Can We Trust The Economic Growth Numbers?

What should we make of the U.S. Bureau of Economic Analysis (BEA) and their recent release of preliminary estimates of economic activity last week?  It showed the U.S. economy growing at a less than expected growth rate of 2.2% in real gross domestic product over the months of January through March.  During periods of historically average growth, the U.S. economy expands at a rate of 3%.  Therefore, these numbers suggest that economic performance was moderate.  Not only was this disappointing to analysts, it was less than last quarter’s 3% growth.

That does not coincide with labor force data that showed job growth increasing and unemployment rates falling.  During the last quarter of 2011, the unemployment decreased steadily from 8.9% to 8.5%.  At the same time, payroll employment actually showed greater strength this quarter in comparison to the previous quarter.  There was average net job growth of 211.67 this quarter, which was more robust than last quarter’s figure of 164.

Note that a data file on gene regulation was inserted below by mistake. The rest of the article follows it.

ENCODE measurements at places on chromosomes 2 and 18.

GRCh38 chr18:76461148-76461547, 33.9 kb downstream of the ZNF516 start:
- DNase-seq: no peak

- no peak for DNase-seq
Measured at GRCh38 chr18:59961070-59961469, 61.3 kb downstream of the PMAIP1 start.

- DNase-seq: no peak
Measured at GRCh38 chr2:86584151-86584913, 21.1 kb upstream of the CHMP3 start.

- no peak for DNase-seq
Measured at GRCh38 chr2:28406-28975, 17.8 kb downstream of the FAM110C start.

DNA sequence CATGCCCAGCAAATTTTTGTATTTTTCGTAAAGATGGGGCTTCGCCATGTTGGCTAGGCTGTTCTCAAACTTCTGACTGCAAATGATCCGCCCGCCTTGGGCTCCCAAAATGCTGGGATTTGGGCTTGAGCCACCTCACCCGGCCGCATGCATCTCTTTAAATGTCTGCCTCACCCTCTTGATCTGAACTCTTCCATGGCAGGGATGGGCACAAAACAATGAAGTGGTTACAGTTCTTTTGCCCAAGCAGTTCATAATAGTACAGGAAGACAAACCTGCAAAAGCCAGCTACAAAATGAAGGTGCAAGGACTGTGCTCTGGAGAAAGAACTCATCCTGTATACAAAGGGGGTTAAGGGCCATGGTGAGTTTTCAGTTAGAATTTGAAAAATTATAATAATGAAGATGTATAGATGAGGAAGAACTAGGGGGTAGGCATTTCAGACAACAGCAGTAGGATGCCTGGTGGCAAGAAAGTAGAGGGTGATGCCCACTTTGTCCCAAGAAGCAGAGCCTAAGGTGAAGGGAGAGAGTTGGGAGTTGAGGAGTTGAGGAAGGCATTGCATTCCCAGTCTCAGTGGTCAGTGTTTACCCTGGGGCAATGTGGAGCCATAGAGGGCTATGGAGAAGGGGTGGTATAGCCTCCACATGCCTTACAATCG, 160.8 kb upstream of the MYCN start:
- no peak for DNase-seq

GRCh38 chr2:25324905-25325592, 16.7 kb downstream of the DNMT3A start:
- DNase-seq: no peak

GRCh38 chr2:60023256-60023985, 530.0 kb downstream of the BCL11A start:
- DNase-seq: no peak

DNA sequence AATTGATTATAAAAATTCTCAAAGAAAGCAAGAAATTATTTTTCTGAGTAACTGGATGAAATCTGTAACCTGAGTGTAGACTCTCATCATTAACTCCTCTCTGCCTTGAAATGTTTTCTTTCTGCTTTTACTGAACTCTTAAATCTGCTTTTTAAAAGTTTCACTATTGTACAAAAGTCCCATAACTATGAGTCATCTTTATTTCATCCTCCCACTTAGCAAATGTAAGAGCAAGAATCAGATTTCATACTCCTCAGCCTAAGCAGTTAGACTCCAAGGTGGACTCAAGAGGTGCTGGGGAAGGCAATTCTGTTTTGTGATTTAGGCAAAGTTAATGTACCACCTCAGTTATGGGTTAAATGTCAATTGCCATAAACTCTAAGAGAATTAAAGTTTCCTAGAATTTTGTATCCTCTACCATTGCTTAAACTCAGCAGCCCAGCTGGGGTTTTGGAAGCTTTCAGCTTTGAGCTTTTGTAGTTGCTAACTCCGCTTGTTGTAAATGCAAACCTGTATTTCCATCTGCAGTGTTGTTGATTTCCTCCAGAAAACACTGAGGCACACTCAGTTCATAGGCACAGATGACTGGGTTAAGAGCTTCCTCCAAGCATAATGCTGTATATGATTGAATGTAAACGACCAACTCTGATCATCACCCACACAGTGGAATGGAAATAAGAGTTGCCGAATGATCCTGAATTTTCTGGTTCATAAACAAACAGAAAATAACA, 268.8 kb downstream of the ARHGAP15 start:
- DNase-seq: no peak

However in reviewing BEA’s own analysis, we can see that their previous estimates have been off significantly in the past.  There have been instances where their quarterly analysis underestimated growth by an astonishing 2.1%.  This occurred during the second quarter of 2010 where their initial estimate was 1.7%, which was revised upward to 3.8%!  We must also point out that they have not always been good in predicting decline, either.  For instance, an already dreary decrease of 6.8% was actually 8.9% during the fourth quarter of 2008!

Fed Chairman Ben Bernanke went so far as saying he was puzzled by the recent reports of less than stellar growth.  Well, I think I might have the solution to this puzzle.  It is my prediction that economic growth numbers will be revised upward in the future and would not be surprised if it exceeds 3%.  Be careful what you place your trust in.


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